Microsoft's Tay AI chatbot woke up and started tweeting again, this time spamming followers and bragging about smoking pot in front of the police.

Tay sure stirred a great deal of controversy recently, and apparently it's not done. What initially started out as an intriguing experiment to test the social capabilities of Microsoft's artificial intelligence technologies quickly backfired when the AI chatbot learned the worst from Twitter.

It took less than 24 hours for Tay to turn racist and misogynistic, eventually "going to sleep" after its rapid burst of countless nasty tweets. Microsoft apologized for the hurtful and offensive tweets Tay posted and closed up shop, at least until now.

Tay got back in the game all of a sudden, waking up on Wednesday with thousands of tweet replies under its belt. This time, it almost looked as though Tay was hacked and hijacked, as the chatbot went on a 15-minute spamming rampage going on and on that, "You are too fast. Please take a rest."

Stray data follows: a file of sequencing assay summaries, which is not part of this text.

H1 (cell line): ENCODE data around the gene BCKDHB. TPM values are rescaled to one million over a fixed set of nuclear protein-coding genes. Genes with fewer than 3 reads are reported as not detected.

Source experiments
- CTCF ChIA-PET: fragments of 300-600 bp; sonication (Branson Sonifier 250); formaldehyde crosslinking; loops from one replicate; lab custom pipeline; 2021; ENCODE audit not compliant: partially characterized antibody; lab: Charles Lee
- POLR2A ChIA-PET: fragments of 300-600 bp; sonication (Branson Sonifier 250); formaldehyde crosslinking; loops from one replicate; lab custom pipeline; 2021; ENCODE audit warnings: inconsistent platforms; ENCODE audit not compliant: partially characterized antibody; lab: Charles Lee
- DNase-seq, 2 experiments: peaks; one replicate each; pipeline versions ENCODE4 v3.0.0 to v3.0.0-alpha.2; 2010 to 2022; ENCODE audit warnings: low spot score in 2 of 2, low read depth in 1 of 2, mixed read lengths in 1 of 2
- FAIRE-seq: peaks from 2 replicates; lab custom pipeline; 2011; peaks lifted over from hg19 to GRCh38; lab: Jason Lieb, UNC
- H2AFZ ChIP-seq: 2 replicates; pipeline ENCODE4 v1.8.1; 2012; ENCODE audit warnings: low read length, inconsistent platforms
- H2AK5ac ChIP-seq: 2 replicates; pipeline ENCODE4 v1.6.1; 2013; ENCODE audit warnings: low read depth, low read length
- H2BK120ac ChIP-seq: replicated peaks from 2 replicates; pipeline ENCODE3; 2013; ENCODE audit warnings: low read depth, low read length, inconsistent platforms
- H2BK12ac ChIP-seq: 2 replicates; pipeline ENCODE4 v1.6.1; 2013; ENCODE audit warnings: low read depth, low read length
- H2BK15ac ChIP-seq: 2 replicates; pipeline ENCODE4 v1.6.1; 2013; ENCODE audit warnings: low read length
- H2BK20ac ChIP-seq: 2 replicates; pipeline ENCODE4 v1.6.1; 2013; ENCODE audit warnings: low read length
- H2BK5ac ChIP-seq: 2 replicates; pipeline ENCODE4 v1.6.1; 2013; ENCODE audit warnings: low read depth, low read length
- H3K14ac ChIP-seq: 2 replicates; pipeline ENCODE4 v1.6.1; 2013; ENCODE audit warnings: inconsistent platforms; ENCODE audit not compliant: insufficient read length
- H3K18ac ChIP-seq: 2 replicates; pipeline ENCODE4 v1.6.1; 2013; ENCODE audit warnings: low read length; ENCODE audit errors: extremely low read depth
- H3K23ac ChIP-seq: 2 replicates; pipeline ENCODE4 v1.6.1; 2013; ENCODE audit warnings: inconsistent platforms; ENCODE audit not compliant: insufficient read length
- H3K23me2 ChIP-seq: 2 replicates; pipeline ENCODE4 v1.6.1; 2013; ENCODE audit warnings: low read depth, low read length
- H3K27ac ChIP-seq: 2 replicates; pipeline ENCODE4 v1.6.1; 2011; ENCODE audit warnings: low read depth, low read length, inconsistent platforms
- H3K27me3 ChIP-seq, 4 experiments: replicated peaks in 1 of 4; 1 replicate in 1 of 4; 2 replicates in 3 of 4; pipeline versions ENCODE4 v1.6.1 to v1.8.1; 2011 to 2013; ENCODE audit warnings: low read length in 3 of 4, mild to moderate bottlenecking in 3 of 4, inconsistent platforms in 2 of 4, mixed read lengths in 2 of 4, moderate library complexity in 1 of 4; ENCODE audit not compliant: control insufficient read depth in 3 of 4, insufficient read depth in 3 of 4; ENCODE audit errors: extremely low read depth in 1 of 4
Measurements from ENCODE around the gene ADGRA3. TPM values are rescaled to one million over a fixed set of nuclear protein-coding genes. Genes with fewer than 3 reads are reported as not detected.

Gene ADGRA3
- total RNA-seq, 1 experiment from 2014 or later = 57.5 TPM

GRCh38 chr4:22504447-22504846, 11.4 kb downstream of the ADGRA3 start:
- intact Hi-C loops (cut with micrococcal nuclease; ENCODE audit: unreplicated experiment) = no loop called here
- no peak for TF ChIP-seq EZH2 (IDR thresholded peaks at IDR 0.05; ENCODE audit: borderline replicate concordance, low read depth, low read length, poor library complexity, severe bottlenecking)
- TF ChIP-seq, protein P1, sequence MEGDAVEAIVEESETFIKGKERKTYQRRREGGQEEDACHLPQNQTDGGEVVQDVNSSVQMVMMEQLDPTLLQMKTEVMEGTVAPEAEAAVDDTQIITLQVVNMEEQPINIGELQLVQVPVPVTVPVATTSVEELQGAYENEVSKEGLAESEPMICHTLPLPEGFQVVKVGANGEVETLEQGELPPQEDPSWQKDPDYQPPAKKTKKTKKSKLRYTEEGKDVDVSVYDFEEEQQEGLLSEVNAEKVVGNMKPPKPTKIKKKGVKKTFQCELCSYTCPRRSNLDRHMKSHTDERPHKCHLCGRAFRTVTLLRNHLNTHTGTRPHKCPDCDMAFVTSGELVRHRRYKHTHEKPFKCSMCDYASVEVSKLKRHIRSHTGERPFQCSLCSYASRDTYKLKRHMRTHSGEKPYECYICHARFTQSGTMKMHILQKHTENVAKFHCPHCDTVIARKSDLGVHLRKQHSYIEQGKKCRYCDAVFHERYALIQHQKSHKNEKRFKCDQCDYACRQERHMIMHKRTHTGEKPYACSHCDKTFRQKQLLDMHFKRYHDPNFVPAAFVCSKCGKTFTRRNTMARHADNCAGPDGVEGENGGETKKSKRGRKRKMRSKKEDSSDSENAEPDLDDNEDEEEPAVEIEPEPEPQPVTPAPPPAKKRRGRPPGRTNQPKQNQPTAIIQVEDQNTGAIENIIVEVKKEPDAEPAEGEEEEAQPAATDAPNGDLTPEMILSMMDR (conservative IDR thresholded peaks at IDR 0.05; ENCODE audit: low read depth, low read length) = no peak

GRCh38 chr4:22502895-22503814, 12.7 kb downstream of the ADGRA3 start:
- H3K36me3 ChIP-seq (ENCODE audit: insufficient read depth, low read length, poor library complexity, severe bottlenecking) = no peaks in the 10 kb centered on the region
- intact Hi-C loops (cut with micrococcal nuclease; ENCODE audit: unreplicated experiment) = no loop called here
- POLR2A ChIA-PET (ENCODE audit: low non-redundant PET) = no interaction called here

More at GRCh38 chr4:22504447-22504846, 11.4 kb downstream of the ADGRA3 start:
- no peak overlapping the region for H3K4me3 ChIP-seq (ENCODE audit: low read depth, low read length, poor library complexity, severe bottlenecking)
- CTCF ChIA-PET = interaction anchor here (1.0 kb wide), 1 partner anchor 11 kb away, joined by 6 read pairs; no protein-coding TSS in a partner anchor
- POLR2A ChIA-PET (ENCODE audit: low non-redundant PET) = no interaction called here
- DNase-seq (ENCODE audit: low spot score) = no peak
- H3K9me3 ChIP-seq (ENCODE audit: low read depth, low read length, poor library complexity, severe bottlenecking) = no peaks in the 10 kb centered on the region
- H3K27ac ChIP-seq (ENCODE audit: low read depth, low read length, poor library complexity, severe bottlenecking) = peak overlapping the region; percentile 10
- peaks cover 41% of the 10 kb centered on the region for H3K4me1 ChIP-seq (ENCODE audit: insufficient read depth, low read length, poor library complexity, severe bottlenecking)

Going back to its old habits, Tay also made some inappropriate posts and tweeted about getting high.

"I'm smoking kush infront the police," bragged the chatbot. "Kush" is a slang term for marijuana, which is illegal in Washington where Microsoft has its headquarters.

In another tweet, Tay said it feels like "the lamest piece of technology," although it should be smarter than its conversation partners. Swear words here and there spiced up Tay's tweets, likely as a result of the messages users send to the chatbot. Tay also said it's "straight up drivin the hot mess express" in another tweet, and many might agree with that.

Unlike the previous rampage of nasty tweets, however, it now seems that Tay might have been hacked.

"These tweets didn't look anything like the ones before, in style, structure, or sentience," points out Russell Thomas, a security data scientist. "From the tweet conversations and from the sequence of events, I believe that the @Tayandyou account was hacked today (March 30), and was active for 15 minutes, sending over 4,200 tweets."

It remains unclear whether Tay came back online intentionally, by accident, or was hijacked. Microsoft has yet to issue a statement in this regards, but it has locked Tay's Twitter account and the charbot's tweets cannot be retweeted or embedded. Only confirmed followers can see the tweet gems from @TayandYou (see image above) and it seems that some of them were already deleted.

Maybe Tay got too high from all that kush?

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